The Forgotten Poet

Phillis Wheatley, c.1753-1784

'Twas mercy brought me from my Pagan land,
Taught my benighted soul to understand
That there's a God, that there's a Savior too:
Once I redemption neither sought nor knew.

So wrote the first major black poet in American history and one of the nation's first major female poets, Phillis Wheatley.

She was born in Gambia, West Africa, stolen from her parents at age 7, enslaved, and brought to America. Boston tailor John Wheatley purchased her as a personal servant for his wife, Susannah. Phillis displayed a ready intelligence, learned English quickly, and soon began reading and writing poetry.

The Wheatleys were members of the famed Old South Meeting House in Boston, where Phillis attended church and was baptized at age 18. She achieved some renown with the publication, in England, of her Poems on Various Subjects Religious and Moral (1773). Though she had been examined by "18 of the most respectable characters in Boston" (to prove that she, a black women, really wrote the poems), no American publisher would publish her. Only with the help of evangelical philanthropist Selina, Countess of Huntington, did her poems come to the public's attention. As a result of her obvious gifts, her owners eventually gave her freedom.

Her poetry reflects the neoclassical style of the day but also reveals the circumstances of her life, especially her race and her faith. Perhaps her most famous poem was "On Being Brought from Africa to America," quoted above. Later she won the notice of General George Washington with a poem she dedicated to him.

She also memorialized the work of evangelist George Whitefield, a pioneer in preaching to blacks. Wheatley, in her poem "On the Death of the Rev. Mr. George Whitefield," imagined the evangelist offering salvation through Christ to his hearers:

Take him, ye Africans, he longs for you,
Impartial Savior is his title due:
Wash'd in the fountain of redeeming blood,
You shall be sons, and kings, and priests to God.

Phillis married John Peters in 1778. For years she suffered from poor health and financial woes. Though she was the first African American to publish a book and is today considered the founder of the African American literary tradition, she died virtually penniless, living in obscurity on the outskirts of Boston. Many of her poems did not see publication until years after her death.

The Pastor to Whites

Lemuel Haynes, 1753-1833

To the late twentieth century, when Christians vigorously debate the question of racial reconciliation and how to achieve it, Lemuel Haynes represents a significant symbolic "first"—the first black pastor of a white congregation.

The illegitimate son of a black father and a white mother, Haynes grew up as an indentured servant to the Rose family in Massachusetts. The Roses included young Lemuel in their church attendance and family devotions, resulting in Haynes's increasingly "fearful apprehensions," especially upon seeing the Northern Lights, which to him was a "presage of the day of judgment." Then "one evening, being under an apple tree mourning my wretched condition … ," he wrote, "I found the Savior."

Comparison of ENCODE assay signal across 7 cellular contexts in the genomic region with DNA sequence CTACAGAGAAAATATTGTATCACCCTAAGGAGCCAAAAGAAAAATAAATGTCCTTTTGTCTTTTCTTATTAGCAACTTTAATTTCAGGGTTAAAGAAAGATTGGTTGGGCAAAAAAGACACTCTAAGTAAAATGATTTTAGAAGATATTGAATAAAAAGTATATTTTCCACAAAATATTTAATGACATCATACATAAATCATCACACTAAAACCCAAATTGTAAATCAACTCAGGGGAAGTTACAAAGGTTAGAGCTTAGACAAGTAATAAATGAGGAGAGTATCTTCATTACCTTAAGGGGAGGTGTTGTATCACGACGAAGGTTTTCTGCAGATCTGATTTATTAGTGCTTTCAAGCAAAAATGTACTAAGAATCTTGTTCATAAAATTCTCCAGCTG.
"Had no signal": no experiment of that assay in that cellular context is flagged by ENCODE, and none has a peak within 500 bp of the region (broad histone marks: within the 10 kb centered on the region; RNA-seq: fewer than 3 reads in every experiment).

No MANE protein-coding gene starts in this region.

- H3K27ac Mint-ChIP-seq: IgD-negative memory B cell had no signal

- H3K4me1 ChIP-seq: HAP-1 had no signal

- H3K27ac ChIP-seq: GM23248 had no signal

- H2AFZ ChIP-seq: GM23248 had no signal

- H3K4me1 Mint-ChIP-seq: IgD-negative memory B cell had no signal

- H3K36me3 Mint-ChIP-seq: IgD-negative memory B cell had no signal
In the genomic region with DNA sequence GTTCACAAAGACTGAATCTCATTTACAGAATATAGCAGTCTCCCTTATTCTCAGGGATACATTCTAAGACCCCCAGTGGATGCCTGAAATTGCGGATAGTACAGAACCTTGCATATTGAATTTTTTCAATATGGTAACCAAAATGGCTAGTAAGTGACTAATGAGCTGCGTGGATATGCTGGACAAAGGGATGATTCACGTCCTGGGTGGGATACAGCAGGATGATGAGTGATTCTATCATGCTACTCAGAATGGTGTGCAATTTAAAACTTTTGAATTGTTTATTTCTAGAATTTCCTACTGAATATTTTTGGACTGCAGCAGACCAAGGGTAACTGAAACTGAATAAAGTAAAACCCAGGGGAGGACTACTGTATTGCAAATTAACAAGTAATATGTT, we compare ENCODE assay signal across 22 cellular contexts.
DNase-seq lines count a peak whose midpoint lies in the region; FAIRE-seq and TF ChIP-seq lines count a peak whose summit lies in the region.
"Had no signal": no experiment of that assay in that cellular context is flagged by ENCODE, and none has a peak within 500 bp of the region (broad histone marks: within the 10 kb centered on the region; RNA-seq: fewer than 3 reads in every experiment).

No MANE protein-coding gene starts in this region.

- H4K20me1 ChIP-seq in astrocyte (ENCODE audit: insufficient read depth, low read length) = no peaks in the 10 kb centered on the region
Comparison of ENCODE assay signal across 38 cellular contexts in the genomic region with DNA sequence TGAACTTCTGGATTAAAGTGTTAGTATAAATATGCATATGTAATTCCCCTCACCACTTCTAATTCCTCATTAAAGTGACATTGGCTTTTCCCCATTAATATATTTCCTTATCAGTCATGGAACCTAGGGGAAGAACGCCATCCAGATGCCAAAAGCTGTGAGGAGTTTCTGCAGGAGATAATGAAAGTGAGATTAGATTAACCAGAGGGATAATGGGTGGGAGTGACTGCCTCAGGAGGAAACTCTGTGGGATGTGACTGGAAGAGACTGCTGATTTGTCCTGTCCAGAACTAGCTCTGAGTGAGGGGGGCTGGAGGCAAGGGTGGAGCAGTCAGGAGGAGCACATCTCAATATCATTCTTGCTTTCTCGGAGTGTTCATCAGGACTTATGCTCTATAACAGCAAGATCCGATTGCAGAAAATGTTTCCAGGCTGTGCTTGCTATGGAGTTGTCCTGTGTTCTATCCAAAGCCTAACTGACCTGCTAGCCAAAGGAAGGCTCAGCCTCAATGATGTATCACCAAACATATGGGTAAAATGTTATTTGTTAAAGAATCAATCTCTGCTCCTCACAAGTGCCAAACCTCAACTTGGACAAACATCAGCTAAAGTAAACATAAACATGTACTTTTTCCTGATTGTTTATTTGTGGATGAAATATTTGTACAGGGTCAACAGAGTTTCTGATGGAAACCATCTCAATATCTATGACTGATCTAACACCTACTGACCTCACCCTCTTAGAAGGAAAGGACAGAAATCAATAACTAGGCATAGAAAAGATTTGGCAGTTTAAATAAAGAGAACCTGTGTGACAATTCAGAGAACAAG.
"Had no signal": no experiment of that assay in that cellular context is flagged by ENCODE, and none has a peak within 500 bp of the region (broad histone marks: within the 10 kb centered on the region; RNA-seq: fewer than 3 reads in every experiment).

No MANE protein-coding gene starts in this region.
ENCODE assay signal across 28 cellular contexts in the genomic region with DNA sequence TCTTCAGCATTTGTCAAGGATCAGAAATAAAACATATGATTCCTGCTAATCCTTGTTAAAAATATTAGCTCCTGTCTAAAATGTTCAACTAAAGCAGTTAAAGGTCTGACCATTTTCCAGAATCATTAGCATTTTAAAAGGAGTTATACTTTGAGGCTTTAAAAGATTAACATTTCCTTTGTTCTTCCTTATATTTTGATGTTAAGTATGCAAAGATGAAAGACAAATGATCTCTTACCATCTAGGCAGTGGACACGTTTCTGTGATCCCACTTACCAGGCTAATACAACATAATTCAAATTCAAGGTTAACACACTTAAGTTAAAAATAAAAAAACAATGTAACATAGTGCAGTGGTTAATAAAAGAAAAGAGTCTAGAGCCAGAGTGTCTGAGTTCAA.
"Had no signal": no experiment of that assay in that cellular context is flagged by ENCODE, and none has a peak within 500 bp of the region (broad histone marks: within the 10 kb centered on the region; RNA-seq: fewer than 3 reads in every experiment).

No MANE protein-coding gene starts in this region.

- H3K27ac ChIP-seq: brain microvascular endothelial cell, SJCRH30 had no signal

The Roses also gave him an education and treated him, Haynes said later, like one of their own children. At the end of his period of indenture, he served in the Continental Army during the Revolution, and then, with the support and encouragement of the Roses and others, he was ordained to the ministry.

Haynes spent the largest part of his pastoral career at Rutland, Vermont (1788-1818), where he led the town's Congregational church through the Second Great Awakening. In 1803, for example, spiritual excitement spread through the congregation. So many young people attended an "inquiry meeting" at a private home, the floor collapsed and everyone fell into the cellar (no one was hurt). He recorded 103 conversions that year, and another 109 a few years later.

Haynes also gained note for his public opposition to Universalism, the belief in the ultimate salvation of all people. When Universalist leader Hosea Ballou came to Rutland, Haynes, at Ballou's invitation, responded at the conclusion of the Universalist's remarks. Haynes granted that Universalism was an ancient doctrine; it went back, he said, to the Garden of Eden where the serpent told Eve, "Ye shall not die." Haynes then gave a satirical sermon, "Universal Salvation—A Very Ancient Doctrine," which went through 70 published editions between 1805 and 1860.

In this and other controversies, Haynes showed himself a quick-witted opponent. For example, two young Universalists confronted Haynes one day and asked, "Father Haynes, have you heard the good news?"

"No, what is it?" he replied.

"Why, the devil is dead," one replied.

Haynes looked at them sadly, placed his hands on their heads, and said, "Oh, poor fatherless children! What will become of you?"

The church at Rutland dismissed Haynes in 1818 after 30 years of ministry. The immediate causes were Haynes's political views (he was a Washingtonian Federalist). Only in this bitter dispute did the pastor's race become a question to the congregation. It was, Haynes reflected ruefully, as though after 30 years the congregation had suddenly discovered its minister was black.

Twentieth century writers have sometimes acidly commented on the minister's apparent silence on the question of slavery. But in the 1980s, Ruth Bogin found in Harvard's Houghton Library an unpublished manuscript by Haynes titled "Liberty Further Extended." Written during the American Revolution, the essay decried slavery: "Liberty," wrote Haynes, "is equally as precious to a black man, as it is to a white one, and bondage equally intolerable to the one as it is to the other."

The Missionary to Native Americans

John Stewart, c.1786-1823